European Forum

Social Democrats withdraw from Kyrgyz government coalition day after President is sworn in

Wed 7 Dec 2011 Social Democrats withdraw from Kyrgyz government coalition day after President is sworn in

On Friday December 2nd, just one day after Almazbek Atambaev was inaugurated as the new President of Kyrgyzstan, the Social Democratic Party of Kyrgyzstan (SDPK) left the ruling coalition in the national parliament. The SDPK, Ata-Zhurt and Respublika formed an uneasy alliance one year ago, after an earlier coalition also failed. The move comes among accusations of opposition party Ata-Meken that Akhmatbek Keldibekov, house speaker and member of Ata-Zhurt, has abused his powers for personal gains. It is now the task of the President to appoint a new Prime Minister that will lead coalition talks.

On the same day the government fell, the Ata-Meken faction has asked for a vote of no-confidence against house speaker Keldibekov, who is from the troubled southern region of the country, saying that he abused his powers. A special parliamentary commission has been formed to investigate the behaviour of Keldibokov, which will present its results on Monday 12 December. The Ata-Meken faction is pushing for a Friday December 9 vote on the issue, because they believe the constitution requires this day for such a vote. The Ata-Zhurt faction stressed in turn that the regulations do not specify when an extraordinary session on passing a vote of no confidence in the Speaker should be convened.
   
The new President Atambaev will probably not appoint a new prime minister before the issue with the house speaker has been resolved, but he is expected to choose someone from the SDPK, as he has served as chairman for that party for over eleven years. The SDPK has stated they left the coalition because they “failed in the reform of the judicial system, polity and economic issues” without further elaboration, raising suspicions that they deliberately left the coalition in hopes of being able to wield more influence now that their presidential candidate won. This is the second time coalition has failed in the current parliamentary session, and after three failed attempts, the constitution requires new parliamentary elections.

Sources: 24.kg, 24.kg, 24.kg, 24.kg, Washington Post, Image.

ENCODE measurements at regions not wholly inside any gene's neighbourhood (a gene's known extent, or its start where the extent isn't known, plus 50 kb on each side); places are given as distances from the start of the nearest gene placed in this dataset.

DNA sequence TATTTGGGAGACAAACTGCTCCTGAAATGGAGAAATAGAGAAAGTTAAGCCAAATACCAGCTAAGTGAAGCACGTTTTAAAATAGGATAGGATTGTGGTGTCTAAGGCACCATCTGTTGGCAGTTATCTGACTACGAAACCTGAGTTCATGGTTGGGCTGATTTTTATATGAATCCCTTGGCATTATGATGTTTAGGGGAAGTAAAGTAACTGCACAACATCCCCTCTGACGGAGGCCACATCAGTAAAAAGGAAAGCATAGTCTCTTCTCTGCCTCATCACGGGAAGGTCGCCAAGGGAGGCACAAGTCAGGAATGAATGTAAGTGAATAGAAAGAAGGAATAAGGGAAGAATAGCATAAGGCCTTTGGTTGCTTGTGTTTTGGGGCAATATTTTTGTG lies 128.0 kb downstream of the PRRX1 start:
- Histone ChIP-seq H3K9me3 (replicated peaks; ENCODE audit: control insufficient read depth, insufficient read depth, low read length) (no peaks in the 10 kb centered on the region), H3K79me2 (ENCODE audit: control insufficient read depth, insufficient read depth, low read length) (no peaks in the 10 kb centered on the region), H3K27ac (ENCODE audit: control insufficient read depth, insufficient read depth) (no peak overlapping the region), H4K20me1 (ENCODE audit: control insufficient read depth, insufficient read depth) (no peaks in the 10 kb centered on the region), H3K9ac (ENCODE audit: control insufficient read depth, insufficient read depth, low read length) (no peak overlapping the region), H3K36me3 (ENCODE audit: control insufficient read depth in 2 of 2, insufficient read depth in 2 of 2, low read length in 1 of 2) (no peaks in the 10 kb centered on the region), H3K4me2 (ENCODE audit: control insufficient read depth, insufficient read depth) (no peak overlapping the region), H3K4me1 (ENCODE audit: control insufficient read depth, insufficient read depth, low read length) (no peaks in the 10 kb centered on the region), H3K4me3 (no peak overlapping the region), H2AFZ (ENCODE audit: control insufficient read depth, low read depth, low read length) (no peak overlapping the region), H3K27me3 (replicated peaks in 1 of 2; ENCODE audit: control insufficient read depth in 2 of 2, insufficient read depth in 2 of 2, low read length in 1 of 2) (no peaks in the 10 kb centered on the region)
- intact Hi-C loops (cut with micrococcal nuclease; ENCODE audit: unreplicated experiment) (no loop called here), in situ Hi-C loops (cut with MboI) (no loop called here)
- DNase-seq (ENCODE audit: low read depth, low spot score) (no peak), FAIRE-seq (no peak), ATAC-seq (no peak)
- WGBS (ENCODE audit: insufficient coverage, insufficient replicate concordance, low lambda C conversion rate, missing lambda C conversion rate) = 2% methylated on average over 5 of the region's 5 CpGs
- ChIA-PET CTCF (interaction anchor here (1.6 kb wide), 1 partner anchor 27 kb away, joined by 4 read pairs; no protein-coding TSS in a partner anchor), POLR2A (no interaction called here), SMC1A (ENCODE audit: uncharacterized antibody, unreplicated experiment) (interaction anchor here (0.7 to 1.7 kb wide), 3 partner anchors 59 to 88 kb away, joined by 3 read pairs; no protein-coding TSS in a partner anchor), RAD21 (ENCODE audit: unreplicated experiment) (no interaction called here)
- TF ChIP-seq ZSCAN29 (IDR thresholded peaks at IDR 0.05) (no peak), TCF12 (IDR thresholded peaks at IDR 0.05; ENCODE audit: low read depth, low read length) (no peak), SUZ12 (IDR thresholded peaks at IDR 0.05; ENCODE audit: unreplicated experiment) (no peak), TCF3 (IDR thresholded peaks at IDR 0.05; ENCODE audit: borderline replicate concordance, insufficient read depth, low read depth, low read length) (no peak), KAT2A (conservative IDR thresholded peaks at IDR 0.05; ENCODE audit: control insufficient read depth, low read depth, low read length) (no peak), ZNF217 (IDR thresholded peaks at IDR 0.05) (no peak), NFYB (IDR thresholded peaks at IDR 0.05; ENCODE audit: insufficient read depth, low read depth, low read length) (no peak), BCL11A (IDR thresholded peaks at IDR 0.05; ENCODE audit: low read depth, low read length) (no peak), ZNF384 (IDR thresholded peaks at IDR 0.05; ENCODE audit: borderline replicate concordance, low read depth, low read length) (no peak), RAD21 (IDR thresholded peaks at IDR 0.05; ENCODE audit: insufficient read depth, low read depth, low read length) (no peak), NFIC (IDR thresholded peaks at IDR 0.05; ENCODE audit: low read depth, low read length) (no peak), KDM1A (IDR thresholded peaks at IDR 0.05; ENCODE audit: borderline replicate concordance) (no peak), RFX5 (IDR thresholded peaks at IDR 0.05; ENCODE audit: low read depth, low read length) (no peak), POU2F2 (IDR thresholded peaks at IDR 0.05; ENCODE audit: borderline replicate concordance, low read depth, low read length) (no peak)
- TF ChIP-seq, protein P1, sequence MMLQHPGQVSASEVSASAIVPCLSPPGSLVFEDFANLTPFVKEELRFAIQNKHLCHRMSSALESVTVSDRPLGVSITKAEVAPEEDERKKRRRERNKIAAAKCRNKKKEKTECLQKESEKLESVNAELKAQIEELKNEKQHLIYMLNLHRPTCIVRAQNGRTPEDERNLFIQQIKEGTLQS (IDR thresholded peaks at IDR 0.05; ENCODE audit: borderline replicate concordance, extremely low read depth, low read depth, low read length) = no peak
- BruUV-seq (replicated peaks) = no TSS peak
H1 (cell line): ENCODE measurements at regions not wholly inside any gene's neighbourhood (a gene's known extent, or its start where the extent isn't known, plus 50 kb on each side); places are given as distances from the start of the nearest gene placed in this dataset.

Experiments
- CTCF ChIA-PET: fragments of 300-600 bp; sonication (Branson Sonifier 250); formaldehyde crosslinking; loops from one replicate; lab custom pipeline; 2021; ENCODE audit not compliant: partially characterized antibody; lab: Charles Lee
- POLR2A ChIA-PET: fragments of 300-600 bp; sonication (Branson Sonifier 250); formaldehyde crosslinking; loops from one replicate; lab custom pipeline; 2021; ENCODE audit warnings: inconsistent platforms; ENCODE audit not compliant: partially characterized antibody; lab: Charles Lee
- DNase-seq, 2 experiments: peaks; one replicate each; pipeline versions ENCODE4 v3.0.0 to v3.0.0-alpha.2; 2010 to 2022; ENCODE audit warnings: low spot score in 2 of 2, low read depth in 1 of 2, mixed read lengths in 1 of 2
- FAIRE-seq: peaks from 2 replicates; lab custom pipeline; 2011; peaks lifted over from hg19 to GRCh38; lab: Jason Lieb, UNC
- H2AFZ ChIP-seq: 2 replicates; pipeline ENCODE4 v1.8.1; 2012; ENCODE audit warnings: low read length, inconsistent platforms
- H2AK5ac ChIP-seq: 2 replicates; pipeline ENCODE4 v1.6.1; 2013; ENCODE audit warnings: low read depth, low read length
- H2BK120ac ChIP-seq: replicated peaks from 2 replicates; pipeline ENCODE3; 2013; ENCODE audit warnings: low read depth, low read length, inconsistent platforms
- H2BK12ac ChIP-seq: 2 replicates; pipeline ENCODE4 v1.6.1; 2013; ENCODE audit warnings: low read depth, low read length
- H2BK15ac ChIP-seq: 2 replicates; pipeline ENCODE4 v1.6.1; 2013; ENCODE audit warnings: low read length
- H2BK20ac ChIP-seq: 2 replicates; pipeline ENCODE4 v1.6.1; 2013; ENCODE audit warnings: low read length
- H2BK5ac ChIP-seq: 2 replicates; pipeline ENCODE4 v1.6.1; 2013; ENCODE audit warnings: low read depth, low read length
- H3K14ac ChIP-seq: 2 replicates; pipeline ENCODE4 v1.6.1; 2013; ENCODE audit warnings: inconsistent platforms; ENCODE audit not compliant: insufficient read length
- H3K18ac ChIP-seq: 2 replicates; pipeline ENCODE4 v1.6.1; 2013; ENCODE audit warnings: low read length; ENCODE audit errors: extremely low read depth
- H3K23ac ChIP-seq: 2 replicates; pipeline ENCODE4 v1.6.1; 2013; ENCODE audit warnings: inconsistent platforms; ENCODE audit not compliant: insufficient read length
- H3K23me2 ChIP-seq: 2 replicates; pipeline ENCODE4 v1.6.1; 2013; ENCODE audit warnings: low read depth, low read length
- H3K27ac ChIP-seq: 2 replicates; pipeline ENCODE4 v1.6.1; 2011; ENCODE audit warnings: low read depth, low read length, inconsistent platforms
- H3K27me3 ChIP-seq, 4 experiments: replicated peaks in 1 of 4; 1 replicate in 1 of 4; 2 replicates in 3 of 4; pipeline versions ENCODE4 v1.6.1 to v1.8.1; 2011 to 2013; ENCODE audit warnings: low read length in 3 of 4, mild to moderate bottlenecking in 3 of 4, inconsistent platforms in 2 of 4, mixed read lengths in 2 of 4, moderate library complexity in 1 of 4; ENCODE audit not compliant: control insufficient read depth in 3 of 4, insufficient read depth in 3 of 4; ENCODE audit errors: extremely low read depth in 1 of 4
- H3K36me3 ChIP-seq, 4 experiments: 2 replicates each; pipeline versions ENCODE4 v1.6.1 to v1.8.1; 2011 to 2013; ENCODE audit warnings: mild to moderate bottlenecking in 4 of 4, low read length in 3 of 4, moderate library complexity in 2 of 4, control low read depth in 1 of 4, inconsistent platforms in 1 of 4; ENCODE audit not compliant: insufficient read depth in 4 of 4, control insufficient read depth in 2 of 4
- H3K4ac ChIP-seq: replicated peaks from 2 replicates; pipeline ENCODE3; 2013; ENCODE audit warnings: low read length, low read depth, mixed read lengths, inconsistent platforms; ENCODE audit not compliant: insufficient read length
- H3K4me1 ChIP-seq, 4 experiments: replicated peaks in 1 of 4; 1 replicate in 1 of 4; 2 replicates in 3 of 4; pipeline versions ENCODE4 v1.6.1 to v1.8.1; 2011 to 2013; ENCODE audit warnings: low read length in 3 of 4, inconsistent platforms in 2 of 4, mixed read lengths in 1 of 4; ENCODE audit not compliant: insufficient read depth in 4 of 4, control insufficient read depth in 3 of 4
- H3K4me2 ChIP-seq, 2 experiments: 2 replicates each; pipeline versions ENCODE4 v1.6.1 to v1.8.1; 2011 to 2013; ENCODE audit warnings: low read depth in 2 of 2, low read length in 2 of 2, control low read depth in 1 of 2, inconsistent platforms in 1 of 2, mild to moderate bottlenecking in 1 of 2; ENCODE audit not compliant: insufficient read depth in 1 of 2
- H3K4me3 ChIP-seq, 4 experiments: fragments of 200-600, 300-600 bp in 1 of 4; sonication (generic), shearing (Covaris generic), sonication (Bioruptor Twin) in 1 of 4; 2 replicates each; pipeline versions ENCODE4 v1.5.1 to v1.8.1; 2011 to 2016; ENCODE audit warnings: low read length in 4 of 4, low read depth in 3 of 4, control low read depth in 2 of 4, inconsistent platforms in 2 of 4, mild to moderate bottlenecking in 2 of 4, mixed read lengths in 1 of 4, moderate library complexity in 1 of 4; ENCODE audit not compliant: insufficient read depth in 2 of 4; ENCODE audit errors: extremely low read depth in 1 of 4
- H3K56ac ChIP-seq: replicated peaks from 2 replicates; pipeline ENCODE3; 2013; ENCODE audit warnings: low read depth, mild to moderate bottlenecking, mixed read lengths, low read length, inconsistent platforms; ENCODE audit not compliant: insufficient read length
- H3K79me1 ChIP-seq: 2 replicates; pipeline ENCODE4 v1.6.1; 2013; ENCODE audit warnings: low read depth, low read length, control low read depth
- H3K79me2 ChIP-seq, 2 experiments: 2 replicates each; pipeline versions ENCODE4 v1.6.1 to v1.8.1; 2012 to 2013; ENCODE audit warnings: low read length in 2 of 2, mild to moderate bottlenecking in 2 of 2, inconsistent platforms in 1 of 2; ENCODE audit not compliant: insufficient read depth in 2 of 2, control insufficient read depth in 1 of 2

Back to news

LebanonLebanon

Wed 3 Dec 2014 In March 2013 Prime Minister Najib Mikati resigned, because of a political deadlock and increasing tensions as a result of the conflict in Syria. A new prime minister was nominated, but parliamentary elections, originally planned for June 2013, were put off until November 2014. However, in November 2014 Parliament voted to extend its own term until 2017. Despite of these power transitions, some... Read full update

UkraineUkraine

Tue 25 Nov 2014 Ukraine has a parliamentary presidential system, which means that the country elects on national level a head of state, the president, and a legislature. The president is elected for a five-year term directly by the people. The president needs a majority of the votes in the first round to be elected. Otherwise a second round is held, in which only the two candidates with the highest amount of... Read full update

AlgeriaAlgeria

Mon 25 Aug 2014 In the beginning of 2011, widespread protests broke out over the sudden increase in staple food prices. The government lowered the food prices, but the Arab spring in neighbouring countries inspired labour unions, opposition parties and religious groups to organise large-scale protests across the entire country. In late February, Bouteflika’s government lifted the 19-year state of emergency... Read full update

Stay informed. Get the newsflash.

Join our news service. European Forum for Solidarity and Democracy provides news and updates about Central, Eastern and South Eastern Europe.
close X

Send this page to a contact


E-mail address recipient

Your e-mail address

Your name

Message